Tag Archives: female heroine

The Story of the Lost Child by Elena Ferrante

Four-hundred-and-seventy-three pages, Europa Editions.

story-of-the-lost-child-cover-241The Story of the Lost Child is the fourth and final installment of Elena Ferrante’s Neapolitan chronicles recounting the story of Elena and Lina. Reading the book is like cliff-diving off a high cliff and crashing on the rocks below. It’s a sad ending to a glorious story.

I’m not going to spoil the book for you, but the two protagonists become pregnant and raise their children in the old neighbourhood. One of the two protagonists literally loses her child and begins a slow decent into instability if not madness. A lot of ink is taken up summing up of all the characters and where they’re at in their lives when the book ends in 2006. Lina and Elena are in their 60s, as are the majority of the cast of characters who make up the novel.

Elena is a success but she’s crushed by depression, never becoming the confidant person she could have been. She feels that her career has been marred by that. Elena is a success but she’s consumed by self doubt. Lina too, becomes a success but eventually implodes. Lina disappears, we know that in the first pages of the first novel. Here, we get an inkling as to why; she may have been murdered or simply decided to vanish of her own free will. Not knowing why she’s gone missing is an unsatisfying aspect of the novel.

The series has been a stellar trip about the lives of two remarkable women and the people in their lives. However, the ending is a sad ending to an otherwise at times shocking and always eventful series. I expect characters in their 60s to have misgivings, joys and regrets but Elena and especially Lina, loomed larger than life and their senior years are just plain dull.

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Life After Life by Kate Atkinson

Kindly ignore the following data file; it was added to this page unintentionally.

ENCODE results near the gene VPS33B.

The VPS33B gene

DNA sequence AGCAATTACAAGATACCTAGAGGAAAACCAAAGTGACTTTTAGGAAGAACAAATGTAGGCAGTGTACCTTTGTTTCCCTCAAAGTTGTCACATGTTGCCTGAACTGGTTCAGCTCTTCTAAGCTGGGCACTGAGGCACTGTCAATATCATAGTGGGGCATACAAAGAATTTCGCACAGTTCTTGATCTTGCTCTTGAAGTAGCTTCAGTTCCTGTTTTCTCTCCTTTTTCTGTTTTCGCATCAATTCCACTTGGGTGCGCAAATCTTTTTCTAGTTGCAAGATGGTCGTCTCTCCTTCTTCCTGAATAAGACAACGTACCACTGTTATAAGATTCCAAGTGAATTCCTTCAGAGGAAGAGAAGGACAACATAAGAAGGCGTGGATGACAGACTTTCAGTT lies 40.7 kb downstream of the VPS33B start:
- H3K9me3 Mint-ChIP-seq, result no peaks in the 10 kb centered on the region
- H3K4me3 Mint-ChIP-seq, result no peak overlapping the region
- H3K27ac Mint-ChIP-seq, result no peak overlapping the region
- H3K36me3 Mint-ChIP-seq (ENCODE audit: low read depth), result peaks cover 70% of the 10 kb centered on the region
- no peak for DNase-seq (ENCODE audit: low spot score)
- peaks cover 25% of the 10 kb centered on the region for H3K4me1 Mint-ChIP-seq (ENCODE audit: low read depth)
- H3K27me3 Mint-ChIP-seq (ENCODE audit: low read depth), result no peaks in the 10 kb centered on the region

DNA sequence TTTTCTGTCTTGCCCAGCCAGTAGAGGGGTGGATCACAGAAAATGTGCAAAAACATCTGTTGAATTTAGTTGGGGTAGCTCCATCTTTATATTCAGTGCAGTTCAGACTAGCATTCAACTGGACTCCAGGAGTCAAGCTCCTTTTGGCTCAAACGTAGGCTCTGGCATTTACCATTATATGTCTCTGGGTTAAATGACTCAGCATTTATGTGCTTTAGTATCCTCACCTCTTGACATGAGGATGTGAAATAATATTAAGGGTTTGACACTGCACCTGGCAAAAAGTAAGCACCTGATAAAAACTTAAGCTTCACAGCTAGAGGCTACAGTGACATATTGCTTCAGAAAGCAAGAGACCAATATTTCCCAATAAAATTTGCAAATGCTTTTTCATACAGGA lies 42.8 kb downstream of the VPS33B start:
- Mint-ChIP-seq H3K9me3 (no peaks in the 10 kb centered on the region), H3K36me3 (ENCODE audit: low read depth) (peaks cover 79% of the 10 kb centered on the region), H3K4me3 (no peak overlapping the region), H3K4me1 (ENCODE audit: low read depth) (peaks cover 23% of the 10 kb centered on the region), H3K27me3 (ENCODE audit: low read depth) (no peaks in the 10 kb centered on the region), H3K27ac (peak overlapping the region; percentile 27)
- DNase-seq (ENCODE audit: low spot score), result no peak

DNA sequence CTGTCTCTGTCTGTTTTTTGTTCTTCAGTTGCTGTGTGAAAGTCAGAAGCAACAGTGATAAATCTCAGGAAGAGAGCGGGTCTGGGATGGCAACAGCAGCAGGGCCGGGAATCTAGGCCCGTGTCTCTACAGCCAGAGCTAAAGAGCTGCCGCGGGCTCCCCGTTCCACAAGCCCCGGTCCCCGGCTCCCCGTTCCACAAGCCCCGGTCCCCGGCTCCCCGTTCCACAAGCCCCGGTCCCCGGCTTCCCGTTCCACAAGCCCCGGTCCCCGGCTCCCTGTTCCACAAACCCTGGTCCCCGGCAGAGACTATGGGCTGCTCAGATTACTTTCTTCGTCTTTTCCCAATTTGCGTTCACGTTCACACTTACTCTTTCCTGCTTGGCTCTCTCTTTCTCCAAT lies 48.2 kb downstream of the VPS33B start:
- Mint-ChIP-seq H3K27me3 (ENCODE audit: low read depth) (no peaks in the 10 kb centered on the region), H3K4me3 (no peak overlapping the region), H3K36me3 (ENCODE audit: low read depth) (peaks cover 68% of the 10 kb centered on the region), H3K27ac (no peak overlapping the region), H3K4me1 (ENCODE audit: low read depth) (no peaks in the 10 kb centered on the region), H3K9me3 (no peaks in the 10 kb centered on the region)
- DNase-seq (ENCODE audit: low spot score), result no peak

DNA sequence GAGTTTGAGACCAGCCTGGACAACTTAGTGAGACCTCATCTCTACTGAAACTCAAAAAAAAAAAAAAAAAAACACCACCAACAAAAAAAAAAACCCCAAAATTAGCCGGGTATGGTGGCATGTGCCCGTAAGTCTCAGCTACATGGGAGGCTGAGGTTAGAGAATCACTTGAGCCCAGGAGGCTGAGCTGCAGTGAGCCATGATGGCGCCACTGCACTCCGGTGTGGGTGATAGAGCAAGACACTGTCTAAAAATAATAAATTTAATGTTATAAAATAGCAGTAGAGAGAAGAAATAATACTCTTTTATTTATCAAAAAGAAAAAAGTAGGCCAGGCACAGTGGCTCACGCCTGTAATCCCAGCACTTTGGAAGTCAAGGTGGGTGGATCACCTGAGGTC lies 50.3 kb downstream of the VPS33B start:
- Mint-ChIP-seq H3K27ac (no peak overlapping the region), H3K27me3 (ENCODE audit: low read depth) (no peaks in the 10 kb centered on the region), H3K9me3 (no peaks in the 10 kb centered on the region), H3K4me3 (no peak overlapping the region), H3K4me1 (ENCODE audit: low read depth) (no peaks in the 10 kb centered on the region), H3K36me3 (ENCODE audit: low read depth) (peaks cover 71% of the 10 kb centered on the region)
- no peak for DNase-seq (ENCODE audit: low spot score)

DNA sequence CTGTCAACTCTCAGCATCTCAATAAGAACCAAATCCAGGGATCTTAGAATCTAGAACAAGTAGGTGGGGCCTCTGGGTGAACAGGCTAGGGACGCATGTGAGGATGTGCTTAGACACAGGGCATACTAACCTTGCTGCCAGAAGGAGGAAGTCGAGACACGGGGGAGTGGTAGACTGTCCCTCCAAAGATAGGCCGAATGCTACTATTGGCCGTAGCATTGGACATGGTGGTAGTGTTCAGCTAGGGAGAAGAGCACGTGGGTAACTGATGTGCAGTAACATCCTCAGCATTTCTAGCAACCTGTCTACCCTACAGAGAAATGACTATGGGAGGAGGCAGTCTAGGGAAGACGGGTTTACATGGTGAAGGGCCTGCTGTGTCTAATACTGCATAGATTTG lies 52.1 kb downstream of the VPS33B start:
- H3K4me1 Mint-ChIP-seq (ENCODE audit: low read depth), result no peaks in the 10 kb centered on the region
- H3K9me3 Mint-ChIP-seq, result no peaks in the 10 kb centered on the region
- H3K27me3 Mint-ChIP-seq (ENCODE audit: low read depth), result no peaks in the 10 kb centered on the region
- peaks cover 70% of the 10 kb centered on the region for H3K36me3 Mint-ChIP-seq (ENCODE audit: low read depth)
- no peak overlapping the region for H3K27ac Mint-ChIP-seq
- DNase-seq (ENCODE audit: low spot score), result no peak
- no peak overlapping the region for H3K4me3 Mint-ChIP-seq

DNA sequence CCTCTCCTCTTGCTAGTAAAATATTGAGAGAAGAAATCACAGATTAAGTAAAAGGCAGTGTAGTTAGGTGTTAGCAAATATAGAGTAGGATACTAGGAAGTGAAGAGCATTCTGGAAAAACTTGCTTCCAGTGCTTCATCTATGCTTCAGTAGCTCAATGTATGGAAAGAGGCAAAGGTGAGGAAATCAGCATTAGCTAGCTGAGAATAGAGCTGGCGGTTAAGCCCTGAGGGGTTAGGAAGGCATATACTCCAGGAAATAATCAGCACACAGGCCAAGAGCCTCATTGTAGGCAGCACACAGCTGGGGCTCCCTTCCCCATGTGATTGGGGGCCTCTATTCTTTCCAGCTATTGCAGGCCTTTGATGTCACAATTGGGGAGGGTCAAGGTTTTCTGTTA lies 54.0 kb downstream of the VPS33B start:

Five hundred-forty-four pages. Published by Hachette.

Yogi Berra uttered the redundant phrase, “it’s déja vu all over again,” and made it funny. There’s nothing fun about reading author Kate Atkinson’s book about déja vu all over again. Other books and movies based on the idea; The Time Traveler’s Wife and Groundhog Day come to mind, do a better job of making the time-shift paradigm enjoyable.

life-after-lifeIn Life After Life, the main character, Ursula Todd, is born on February 11, 1910. She dies at birth only to be born again and again on the exact night with different life outcomes the result of each re-birth. The book is not quite about reincarnation as it is about getting to relive your life over and over again until you get it right.

As Ursula, the precocious child in an upper-class home in the English countryside grows up, she is either raped in her home and lives with the gut-wrenching consequences or slaps her would-be rapist avoiding any second encounter; she either saves a young neighbour from a sexual predator, nearly becomes one of his victims or helps search for the missing girl; Ursula either becomes a confidant of Eva Braun or shoots Hitler herself before the war even begins.